Automatic voter registration takes the National Voter Registration Act of 1993 (NVRA) a step further by automatically registering individuals to vote at the DMV unless they "opt-out." Previously under the NVRA, voters could "opt-in" to register at the DMV, where an eligible voter chooses to fill out a voter registration application to be reviewed and processed before appearing on the voter rolls.

Proponents of automatic voter registration say that the policy will remove barries to registration by registering through a routine and necessary transaction. It will also lead to cleaner voter rolls by updating existing registrations with current addresses. It has the potential to lead to higher voter turnout, although evidence is not available to prove this yet. Opponents of automatic voter registration say that the government should not be responsible for registering individuals, and may even see automatic voter registration as an infringement upon the First Amendment right to free speech. For more information, see NCSL's wepage on Automatic Voter Registration.

Online Voter Registration

Online voter registration systems allow voters to input their information entirely online. Since the information does not have to be re-entered by staff from the local elections office, registrations received via online systems typically mean fewer data entry errors. Online voter registration can also help cut costs by reducing staff needed to input registration information into the statewide registration database. Most states check online registration information against data already in the motor vehicle database to ensure accuracy. Visit NCSL’s webpage on Online Voter Registration for more information.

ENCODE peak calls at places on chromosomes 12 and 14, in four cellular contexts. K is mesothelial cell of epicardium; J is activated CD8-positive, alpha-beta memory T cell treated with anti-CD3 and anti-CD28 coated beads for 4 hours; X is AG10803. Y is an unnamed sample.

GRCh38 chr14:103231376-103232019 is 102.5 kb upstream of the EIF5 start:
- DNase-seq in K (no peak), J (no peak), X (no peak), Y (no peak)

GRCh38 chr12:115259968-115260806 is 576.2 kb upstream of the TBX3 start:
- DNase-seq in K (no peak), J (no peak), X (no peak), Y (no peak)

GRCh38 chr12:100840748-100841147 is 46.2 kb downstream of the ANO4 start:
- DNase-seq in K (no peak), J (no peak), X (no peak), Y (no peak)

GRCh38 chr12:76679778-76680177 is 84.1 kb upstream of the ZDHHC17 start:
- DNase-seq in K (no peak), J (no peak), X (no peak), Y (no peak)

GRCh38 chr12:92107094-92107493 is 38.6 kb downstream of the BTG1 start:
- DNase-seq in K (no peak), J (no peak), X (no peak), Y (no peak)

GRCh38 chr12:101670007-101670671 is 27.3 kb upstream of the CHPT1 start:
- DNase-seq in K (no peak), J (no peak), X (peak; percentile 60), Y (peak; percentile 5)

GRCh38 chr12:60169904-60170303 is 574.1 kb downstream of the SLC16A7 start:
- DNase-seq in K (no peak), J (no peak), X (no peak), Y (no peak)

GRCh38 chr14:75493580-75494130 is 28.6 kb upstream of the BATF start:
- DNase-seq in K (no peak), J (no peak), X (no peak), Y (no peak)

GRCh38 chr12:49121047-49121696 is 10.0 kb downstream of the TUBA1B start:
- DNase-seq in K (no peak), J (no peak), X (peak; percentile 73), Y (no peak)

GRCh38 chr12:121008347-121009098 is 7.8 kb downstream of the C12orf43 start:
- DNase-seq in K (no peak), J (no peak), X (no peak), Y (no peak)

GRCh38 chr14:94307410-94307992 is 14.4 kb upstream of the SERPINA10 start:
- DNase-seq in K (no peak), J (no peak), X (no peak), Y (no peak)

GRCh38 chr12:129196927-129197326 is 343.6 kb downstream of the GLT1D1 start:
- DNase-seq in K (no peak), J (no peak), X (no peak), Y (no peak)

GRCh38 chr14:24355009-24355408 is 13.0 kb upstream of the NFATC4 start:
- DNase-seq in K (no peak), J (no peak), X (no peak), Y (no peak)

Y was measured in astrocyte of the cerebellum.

Same Day Registration

In most states, citizens have to register to vote in advance of a deadline. Some states, however, permit voters to register up to and including Election Day. In these states a voter can show up at the polls on Election Day, register, and vote at the same time. Visit NCSL’s webpage on Same Day Registration for more information.


Some states allow teens to “pre-register” to vote, e.g. 16- or 17-year olds can register to vote, and then will be automatically added to the voter rolls upon turning 18. These teens can’t vote until they turn 18, but the process allows them to register earlier so that they are already set to go by the time they are of voting age. Visit NCSL’s webpage on Preregistration for Young Voters for more information.